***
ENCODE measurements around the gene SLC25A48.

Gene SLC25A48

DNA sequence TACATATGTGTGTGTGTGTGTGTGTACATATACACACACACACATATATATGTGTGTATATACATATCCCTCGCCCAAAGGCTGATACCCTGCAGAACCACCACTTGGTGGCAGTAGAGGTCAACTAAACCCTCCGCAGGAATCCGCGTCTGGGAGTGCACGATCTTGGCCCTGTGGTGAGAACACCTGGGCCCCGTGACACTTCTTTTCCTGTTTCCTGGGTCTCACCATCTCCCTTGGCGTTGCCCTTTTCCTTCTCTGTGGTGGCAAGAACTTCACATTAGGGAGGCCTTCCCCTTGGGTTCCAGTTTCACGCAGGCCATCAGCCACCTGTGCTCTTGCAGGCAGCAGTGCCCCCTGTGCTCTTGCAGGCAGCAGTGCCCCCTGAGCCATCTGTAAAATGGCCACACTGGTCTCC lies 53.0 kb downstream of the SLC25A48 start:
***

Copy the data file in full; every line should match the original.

ENCODE measurements around the gene SLC25A48.

Gene SLC25A48

DNA sequence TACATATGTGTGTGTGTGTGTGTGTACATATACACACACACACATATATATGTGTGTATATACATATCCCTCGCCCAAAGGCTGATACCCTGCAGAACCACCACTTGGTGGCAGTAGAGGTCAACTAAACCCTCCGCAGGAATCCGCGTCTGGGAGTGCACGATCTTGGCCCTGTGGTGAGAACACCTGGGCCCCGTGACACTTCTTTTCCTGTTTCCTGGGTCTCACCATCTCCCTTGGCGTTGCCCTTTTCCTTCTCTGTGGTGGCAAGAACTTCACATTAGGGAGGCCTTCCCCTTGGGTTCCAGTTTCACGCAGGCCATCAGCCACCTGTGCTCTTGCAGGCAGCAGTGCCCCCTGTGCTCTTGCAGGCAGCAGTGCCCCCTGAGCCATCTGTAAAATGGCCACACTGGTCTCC lies 53.0 kb downstream of the SLC25A48 start: